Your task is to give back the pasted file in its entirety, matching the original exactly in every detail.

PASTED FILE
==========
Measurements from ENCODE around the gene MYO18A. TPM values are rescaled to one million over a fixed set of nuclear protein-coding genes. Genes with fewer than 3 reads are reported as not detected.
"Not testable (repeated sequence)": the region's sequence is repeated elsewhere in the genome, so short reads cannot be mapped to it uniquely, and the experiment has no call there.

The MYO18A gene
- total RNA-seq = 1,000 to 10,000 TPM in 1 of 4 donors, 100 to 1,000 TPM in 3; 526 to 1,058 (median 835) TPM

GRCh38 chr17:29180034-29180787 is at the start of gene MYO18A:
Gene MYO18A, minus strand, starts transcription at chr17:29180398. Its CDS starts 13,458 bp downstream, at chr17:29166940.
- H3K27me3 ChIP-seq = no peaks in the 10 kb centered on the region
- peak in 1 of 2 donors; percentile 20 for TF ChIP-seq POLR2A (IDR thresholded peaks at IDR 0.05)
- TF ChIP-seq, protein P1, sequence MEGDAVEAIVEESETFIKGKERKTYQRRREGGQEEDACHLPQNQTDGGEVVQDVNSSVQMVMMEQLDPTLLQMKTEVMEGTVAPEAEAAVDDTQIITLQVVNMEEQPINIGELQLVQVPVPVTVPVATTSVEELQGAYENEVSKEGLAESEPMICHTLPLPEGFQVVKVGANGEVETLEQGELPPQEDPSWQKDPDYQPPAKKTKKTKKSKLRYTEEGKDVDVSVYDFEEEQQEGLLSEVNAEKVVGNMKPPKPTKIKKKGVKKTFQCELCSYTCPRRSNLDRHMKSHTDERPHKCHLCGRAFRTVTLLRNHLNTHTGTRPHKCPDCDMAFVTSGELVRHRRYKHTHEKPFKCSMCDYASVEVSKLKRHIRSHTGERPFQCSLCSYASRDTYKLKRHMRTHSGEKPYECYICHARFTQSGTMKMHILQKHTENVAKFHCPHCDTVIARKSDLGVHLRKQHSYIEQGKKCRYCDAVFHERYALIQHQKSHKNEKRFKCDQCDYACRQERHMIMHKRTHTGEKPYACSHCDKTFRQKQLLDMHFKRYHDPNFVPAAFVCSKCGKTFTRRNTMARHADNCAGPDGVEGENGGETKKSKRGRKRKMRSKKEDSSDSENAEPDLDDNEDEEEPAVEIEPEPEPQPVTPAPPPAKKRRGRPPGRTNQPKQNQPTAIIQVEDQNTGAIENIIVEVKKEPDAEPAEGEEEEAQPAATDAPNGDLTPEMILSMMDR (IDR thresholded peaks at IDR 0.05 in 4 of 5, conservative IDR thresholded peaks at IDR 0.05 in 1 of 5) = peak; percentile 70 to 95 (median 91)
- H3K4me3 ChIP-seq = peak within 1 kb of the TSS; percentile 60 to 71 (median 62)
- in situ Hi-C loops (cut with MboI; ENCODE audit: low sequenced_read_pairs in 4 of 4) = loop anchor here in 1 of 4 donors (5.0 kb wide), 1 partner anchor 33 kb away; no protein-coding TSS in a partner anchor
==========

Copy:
Measurements from ENCODE around the gene MYO18A. TPM values are rescaled to one million over a fixed set of nuclear protein-coding genes. Genes with fewer than 3 reads are reported as not detected.
"Not testable (repeated sequence)": the region's sequence is repeated elsewhere in the genome, so short reads cannot be mapped to it uniquely, and the experiment has no call there.

The MYO18A gene
- total RNA-seq = 1,000 to 10,000 TPM in 1 of 4 donors, 100 to 1,000 TPM in 3; 526 to 1,058 (median 835) TPM

GRCh38 chr17:29180034-29180787 is at the start of gene MYO18A:
Gene MYO18A, minus strand, starts transcription at chr17:29180398. Its CDS starts 13,458 bp downstream, at chr17:29166940.
- H3K27me3 ChIP-seq = no peaks in the 10 kb centered on the region
- peak in 1 of 2 donors; percentile 20 for TF ChIP-seq POLR2A (IDR thresholded peaks at IDR 0.05)
- TF ChIP-seq, protein P1, sequence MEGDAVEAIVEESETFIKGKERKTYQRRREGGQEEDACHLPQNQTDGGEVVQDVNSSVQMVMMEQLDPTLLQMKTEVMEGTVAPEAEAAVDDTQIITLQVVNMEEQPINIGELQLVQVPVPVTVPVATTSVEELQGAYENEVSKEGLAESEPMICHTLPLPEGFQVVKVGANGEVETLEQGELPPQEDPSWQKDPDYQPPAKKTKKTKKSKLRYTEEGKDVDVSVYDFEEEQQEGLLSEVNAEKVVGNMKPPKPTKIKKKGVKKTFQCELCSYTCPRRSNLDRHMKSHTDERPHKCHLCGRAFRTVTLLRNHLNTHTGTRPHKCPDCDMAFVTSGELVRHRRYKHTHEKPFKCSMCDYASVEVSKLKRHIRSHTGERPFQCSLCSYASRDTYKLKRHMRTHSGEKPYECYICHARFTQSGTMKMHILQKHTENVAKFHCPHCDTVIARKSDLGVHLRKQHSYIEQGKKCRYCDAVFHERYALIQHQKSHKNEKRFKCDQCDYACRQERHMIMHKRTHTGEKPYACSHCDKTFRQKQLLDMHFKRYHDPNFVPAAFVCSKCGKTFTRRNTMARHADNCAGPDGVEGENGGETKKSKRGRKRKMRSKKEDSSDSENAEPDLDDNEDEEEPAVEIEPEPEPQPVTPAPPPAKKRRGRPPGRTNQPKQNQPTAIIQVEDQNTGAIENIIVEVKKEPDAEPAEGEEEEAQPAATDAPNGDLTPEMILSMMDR (IDR thresholded peaks at IDR 0.05 in 4 of 5, conservative IDR thresholded peaks at IDR 0.05 in 1 of 5) = peak; percentile 70 to 95 (median 91)
- H3K4me3 ChIP-seq = peak within 1 kb of the TSS; percentile 60 to 71 (median 62)
- in situ Hi-C loops (cut with MboI; ENCODE audit: low sequenced_read_pairs in 4 of 4) = loop anchor here in 1 of 4 donors (5.0 kb wide), 1 partner anchor 33 kb away; no protein-coding TSS in a partner anchor